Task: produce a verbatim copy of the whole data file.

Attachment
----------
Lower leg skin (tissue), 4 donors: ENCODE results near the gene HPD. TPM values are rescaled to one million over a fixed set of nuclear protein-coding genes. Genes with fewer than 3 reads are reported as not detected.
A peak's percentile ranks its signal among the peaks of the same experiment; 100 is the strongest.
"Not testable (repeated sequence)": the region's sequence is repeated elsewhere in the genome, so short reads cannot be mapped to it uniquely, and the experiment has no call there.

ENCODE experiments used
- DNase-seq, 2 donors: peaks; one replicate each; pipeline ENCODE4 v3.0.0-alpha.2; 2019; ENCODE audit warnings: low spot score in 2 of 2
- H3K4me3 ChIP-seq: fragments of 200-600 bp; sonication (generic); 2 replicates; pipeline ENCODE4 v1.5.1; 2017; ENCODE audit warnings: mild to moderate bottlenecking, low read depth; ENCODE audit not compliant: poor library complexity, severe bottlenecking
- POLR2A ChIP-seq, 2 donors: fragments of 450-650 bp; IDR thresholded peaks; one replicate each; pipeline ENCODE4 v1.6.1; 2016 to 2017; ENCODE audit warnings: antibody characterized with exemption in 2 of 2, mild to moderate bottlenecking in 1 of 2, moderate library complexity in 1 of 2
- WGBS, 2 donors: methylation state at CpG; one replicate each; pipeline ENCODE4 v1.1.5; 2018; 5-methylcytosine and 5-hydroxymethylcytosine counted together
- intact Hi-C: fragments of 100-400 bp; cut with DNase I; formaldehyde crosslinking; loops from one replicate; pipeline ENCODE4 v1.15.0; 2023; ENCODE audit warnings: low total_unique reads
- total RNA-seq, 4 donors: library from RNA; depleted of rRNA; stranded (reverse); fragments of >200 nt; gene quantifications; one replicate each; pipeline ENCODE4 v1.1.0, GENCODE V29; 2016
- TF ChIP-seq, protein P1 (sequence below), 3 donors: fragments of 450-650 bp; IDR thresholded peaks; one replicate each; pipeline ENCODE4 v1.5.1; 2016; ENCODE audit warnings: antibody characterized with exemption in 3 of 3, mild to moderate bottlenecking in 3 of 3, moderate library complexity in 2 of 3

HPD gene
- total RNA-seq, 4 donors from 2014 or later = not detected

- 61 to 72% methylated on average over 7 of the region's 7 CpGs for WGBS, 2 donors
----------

Lower leg skin (tissue), 4 donors: ENCODE results near the gene HPD. TPM values are rescaled to one million over a fixed set of nuclear protein-coding genes. Genes with fewer than 3 reads are reported as not detected.
A peak's percentile ranks its signal among the peaks of the same experiment; 100 is the strongest.
"Not testable (repeated sequence)": the region's sequence is repeated elsewhere in the genome, so short reads cannot be mapped to it uniquely, and the experiment has no call there.

ENCODE experiments used
- DNase-seq, 2 donors: peaks; one replicate each; pipeline ENCODE4 v3.0.0-alpha.2; 2019; ENCODE audit warnings: low spot score in 2 of 2
- H3K4me3 ChIP-seq: fragments of 200-600 bp; sonication (generic); 2 replicates; pipeline ENCODE4 v1.5.1; 2017; ENCODE audit warnings: mild to moderate bottlenecking, low read depth; ENCODE audit not compliant: poor library complexity, severe bottlenecking
- POLR2A ChIP-seq, 2 donors: fragments of 450-650 bp; IDR thresholded peaks; one replicate each; pipeline ENCODE4 v1.6.1; 2016 to 2017; ENCODE audit warnings: antibody characterized with exemption in 2 of 2, mild to moderate bottlenecking in 1 of 2, moderate library complexity in 1 of 2
- WGBS, 2 donors: methylation state at CpG; one replicate each; pipeline ENCODE4 v1.1.5; 2018; 5-methylcytosine and 5-hydroxymethylcytosine counted together
- intact Hi-C: fragments of 100-400 bp; cut with DNase I; formaldehyde crosslinking; loops from one replicate; pipeline ENCODE4 v1.15.0; 2023; ENCODE audit warnings: low total_unique reads
- total RNA-seq, 4 donors: library from RNA; depleted of rRNA; stranded (reverse); fragments of >200 nt; gene quantifications; one replicate each; pipeline ENCODE4 v1.1.0, GENCODE V29; 2016
- TF ChIP-seq, protein P1 (sequence below), 3 donors: fragments of 450-650 bp; IDR thresholded peaks; one replicate each; pipeline ENCODE4 v1.5.1; 2016; ENCODE audit warnings: antibody characterized with exemption in 3 of 3, mild to moderate bottlenecking in 3 of 3, moderate library complexity in 2 of 3

HPD gene
- total RNA-seq, 4 donors from 2014 or later = not detected

- 61 to 72% methylated on average over 7 of the region's 7 CpGs for WGBS, 2 donors